I dropped off some flapjack at the kitchen for the after-race refreshments, put on my hat, ruff and my inner gloves and then ventured outside again to begin the walk to Chiswell Green Lane, which was just a straight walk down the main road out of St Albans. The snow was still only lightly falling, and I was well wrapped up now. I turned right down Chiswell Green Lane when I reached the Three Hammers pub, and Stanley Avenue was the next road on the right.
I had got into position at Marshal point 13 in very good time at 0930. The race would be starting at 1000 and I reckoned it would be at least 15 minutes after that before any of the runners made their way to this stage. Tony arrived not long after, confirmed he was in the correct location, and then moved his car to a better parking place. He very sensibly stayed in his car until much nearer the start time, while I sheltered under a tree, to the extent that you can shelter under a deciduous tree in winter. The snow was definitely falling harder now and settling in places. Our position came just after a corner, so I hoped everyone would keep their footing.
I took the obligatory Facebook selfie, and received a very nice message from the team at the Three Hammers pub, “Good luck to runners today in this awful weather.”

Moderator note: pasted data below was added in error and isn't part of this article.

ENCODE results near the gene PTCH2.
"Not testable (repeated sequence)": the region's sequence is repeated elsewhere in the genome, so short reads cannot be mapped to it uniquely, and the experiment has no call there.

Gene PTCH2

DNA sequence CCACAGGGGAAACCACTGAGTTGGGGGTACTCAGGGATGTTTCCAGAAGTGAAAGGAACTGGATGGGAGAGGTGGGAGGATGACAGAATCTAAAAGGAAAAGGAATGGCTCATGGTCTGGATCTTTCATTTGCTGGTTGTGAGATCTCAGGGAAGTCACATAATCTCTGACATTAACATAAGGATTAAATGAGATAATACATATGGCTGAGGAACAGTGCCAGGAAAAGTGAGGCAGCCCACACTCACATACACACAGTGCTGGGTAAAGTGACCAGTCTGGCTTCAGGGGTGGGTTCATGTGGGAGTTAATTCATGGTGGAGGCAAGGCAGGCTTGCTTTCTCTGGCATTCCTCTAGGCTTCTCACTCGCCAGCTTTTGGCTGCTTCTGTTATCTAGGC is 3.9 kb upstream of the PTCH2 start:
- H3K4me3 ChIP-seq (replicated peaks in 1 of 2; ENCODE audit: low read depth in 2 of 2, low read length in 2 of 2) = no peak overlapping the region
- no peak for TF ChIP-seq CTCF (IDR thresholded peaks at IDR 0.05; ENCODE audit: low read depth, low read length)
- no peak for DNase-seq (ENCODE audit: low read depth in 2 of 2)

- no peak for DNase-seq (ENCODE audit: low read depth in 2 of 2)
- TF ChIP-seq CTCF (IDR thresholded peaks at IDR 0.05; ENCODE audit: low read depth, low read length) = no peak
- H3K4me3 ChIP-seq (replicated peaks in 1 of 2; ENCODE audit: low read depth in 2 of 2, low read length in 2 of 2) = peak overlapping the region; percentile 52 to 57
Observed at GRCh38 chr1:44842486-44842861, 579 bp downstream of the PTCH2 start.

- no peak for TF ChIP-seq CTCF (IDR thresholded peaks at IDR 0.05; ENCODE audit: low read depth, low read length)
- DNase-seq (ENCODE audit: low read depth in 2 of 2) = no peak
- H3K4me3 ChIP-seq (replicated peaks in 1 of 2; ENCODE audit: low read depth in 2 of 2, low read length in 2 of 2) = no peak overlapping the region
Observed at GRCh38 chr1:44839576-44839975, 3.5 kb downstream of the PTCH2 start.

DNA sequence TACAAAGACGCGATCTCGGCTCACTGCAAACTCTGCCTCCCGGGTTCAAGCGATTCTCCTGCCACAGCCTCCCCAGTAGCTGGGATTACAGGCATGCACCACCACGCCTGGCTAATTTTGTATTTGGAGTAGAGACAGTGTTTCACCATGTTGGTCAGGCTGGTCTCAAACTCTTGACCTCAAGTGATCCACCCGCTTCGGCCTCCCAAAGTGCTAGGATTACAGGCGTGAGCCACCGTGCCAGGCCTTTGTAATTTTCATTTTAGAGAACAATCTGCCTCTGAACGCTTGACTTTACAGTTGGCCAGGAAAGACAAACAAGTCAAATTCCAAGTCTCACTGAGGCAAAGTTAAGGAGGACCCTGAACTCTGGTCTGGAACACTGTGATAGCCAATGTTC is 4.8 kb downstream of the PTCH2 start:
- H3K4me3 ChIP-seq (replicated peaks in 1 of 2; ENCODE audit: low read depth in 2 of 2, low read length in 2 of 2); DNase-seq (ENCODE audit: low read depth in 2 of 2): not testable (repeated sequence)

I had brought my camera with me, so I stood just in front of the tree to get a good view of the runners as they came round the corner. My position would also serve to deter them from turning left up Stanley Avenue. Tony took on responsibility for managing any traffic.
At around 1017 the cyclist in front of the lead runner appeared, with a little group just behind them, and with everyone moving along at a great pace. I think we must have been about 3 miles into the course and everyone seemed very comfortable in what they were doing as they went past, even with the snow now falling harder than ever.
It was wonderful to watch the field running past, all the different colours of the various local running clubs who had supported this event so well, together with the assortment of brightly coloured kit being worn by the non-affiliated runners, and everyone giving their best.
They certainly brightened up the gloomy morning !